This shows quite a sophisticated insight from him because Lambert proved the irrationality of pi in Europe only in 1761. Bhaskara’s commentary on Aryabhatiya discusses the topic known as Diophantine equations, e.g., integer solutions to the equations that have the form ax+by = c. That formula to find value of N stated as N = 8x+5 = 9y+4 = 7z+1. It turns out that the smallest value for N is 85. Vedic text Sulba Sutras discussed these notoriously difficult diophantine equations. Aryabhata provided rules of algebra in the Aryabhatia and those are as follows: and 13 + 23 +…+n3= (1+2+…+n) 2
In some texts, Aryabhata seems to ascribe the apparent motions of the heavens to the Earth’s rotation. He believed that the planet’s orbits as elliptical rather than circular. Aryabhata correctly insisted that the earth rotates about its axis daily and that the apparent movement of the stars is a relative motion caused by the rotation of the earth, contrary to the thenprevailing view in other parts of the world that the sky rotated. The first chapter of the Aryabhatiya indicated this, where he gives the number of rotations of the earth in a yuga, and made more explicit in his gola chapter (A He used analogy of movement of boat going forward. During this movement person feels an unmoving object going in opposite direction than the boat. With this analogy he discussed the appearance of unmoving stars going uniformly westward. The cause of rising and setting is that the sphere of the stars together with the planets apparently turns due west at the equator, constantly pushed by the cosmic wind.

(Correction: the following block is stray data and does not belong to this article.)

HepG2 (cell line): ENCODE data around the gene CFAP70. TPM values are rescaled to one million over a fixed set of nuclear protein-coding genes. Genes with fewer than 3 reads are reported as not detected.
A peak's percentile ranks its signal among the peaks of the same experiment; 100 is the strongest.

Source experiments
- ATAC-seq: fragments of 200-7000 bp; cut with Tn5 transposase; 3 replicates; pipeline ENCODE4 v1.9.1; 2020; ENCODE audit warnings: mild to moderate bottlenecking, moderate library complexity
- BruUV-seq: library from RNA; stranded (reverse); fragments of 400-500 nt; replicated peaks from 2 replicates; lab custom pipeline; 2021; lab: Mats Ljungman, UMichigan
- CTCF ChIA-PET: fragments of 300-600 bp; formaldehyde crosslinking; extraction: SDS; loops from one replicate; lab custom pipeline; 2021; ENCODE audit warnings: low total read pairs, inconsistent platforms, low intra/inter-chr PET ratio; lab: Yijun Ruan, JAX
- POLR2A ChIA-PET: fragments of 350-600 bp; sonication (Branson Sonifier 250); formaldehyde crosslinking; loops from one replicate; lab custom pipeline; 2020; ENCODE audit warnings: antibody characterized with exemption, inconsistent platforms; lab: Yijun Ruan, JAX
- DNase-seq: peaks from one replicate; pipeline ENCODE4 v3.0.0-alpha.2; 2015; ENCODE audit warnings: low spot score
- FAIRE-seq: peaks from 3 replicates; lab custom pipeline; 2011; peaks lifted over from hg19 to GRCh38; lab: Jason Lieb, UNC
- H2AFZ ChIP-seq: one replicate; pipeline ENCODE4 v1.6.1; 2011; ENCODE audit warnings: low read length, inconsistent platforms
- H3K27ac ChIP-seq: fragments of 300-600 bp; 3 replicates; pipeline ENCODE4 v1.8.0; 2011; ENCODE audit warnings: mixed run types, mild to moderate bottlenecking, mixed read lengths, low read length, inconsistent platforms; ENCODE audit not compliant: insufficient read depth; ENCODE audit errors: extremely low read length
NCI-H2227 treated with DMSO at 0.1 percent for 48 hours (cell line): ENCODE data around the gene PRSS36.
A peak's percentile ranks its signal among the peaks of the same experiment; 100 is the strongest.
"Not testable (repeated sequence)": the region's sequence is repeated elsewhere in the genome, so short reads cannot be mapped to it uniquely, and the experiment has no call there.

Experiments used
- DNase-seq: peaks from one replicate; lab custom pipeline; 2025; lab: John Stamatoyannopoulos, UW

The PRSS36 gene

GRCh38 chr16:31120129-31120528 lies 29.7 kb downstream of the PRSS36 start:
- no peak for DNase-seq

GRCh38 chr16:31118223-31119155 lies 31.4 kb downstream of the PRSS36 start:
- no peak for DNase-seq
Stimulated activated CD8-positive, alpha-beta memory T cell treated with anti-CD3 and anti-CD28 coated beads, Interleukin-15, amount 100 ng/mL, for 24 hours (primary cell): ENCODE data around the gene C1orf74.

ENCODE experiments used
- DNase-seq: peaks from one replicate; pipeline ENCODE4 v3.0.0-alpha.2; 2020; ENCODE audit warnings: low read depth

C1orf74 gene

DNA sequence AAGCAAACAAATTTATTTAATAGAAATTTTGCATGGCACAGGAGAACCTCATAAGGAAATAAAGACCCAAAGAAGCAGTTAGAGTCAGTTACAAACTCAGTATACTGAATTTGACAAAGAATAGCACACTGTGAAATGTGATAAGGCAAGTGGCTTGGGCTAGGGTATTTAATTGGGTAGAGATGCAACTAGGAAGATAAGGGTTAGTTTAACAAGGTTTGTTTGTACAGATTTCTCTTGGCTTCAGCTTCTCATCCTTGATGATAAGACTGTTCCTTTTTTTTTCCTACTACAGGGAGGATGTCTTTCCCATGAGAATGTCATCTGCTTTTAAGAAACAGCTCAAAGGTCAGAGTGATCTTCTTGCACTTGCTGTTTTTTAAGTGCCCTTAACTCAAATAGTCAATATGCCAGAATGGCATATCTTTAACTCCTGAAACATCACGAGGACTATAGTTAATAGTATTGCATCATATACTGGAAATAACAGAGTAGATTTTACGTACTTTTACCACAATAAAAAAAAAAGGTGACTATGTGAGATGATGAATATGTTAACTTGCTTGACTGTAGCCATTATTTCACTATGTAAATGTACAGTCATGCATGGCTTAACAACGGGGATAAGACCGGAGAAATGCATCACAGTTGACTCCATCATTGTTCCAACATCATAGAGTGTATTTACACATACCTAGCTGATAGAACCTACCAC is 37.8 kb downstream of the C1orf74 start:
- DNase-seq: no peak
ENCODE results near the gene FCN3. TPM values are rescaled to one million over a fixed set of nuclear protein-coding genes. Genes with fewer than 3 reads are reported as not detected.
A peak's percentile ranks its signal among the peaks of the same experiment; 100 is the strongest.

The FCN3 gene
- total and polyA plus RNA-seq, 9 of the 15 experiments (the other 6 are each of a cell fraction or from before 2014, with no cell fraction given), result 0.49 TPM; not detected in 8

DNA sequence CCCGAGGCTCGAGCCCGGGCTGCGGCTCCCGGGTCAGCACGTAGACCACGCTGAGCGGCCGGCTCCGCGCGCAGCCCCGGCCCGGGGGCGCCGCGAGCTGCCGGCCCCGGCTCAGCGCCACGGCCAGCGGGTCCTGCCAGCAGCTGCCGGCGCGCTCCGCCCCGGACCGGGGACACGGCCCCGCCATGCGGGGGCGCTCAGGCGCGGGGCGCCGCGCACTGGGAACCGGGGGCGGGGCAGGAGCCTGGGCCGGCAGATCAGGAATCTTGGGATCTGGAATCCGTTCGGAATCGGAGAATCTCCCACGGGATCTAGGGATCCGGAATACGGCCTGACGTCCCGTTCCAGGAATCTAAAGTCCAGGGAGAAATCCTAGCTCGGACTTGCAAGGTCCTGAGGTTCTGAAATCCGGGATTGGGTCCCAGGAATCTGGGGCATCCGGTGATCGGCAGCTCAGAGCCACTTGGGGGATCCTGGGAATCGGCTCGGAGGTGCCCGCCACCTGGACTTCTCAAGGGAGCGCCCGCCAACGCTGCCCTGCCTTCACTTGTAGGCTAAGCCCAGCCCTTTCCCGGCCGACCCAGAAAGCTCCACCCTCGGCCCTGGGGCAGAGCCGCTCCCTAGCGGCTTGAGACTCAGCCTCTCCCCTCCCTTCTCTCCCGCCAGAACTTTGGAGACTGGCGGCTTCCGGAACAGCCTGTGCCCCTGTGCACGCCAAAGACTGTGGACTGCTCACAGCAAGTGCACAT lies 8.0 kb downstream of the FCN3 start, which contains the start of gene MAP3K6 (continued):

Aryabhata described a geocentric model of the solar system, in which he mentioned that the Sun and Moon in turn revolve around the Earth. He calculated the positions and periods of the planets with respect to uniformly moving points. He stated that speed at which Mercury, Venus, and Sun move around the Earth is identical and is different from the specific speed of Mars, Jupiter, and Saturn. He represented each planet’s motion through the zodiac. Most historians of astronomy expressed that this twoepicycle model reflects elements of prePtolemaic Greek astronomy. Historians saw another element in Aryabhata’s model, the śīghrocca, the basic planetary period in relation to the Sun as a sign of an underlying heliocentric model. He explained solar and lunar eclipses. He stated that the Moon and planets shine by reflected sunlight and explained eclipses in terms of shadows cast by and falling on Earth. His theory explained the lunar eclipse occurs when the moon enters into the Earth’s shadow and discussed the length the size and extent of the Earth’s shadow. He provided the computation and the size of the eclipsed part during an eclipse.